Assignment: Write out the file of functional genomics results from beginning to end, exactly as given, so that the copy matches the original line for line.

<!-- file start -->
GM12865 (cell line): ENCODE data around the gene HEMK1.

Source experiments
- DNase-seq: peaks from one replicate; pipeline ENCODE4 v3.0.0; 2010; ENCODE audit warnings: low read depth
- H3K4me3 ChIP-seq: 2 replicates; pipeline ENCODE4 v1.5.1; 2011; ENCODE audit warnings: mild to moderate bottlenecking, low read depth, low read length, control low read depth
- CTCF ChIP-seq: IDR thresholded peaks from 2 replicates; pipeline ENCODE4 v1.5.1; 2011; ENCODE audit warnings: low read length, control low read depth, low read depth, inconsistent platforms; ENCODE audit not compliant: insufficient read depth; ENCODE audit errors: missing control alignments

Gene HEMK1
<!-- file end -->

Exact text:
GM12865 (cell line): ENCODE data around the gene HEMK1.

Source experiments
- DNase-seq: peaks from one replicate; pipeline ENCODE4 v3.0.0; 2010; ENCODE audit warnings: low read depth
- H3K4me3 ChIP-seq: 2 replicates; pipeline ENCODE4 v1.5.1; 2011; ENCODE audit warnings: mild to moderate bottlenecking, low read depth, low read length, control low read depth
- CTCF ChIP-seq: IDR thresholded peaks from 2 replicates; pipeline ENCODE4 v1.5.1; 2011; ENCODE audit warnings: low read length, control low read depth, low read depth, inconsistent platforms; ENCODE audit not compliant: insufficient read depth; ENCODE audit errors: missing control alignments

Gene HEMK1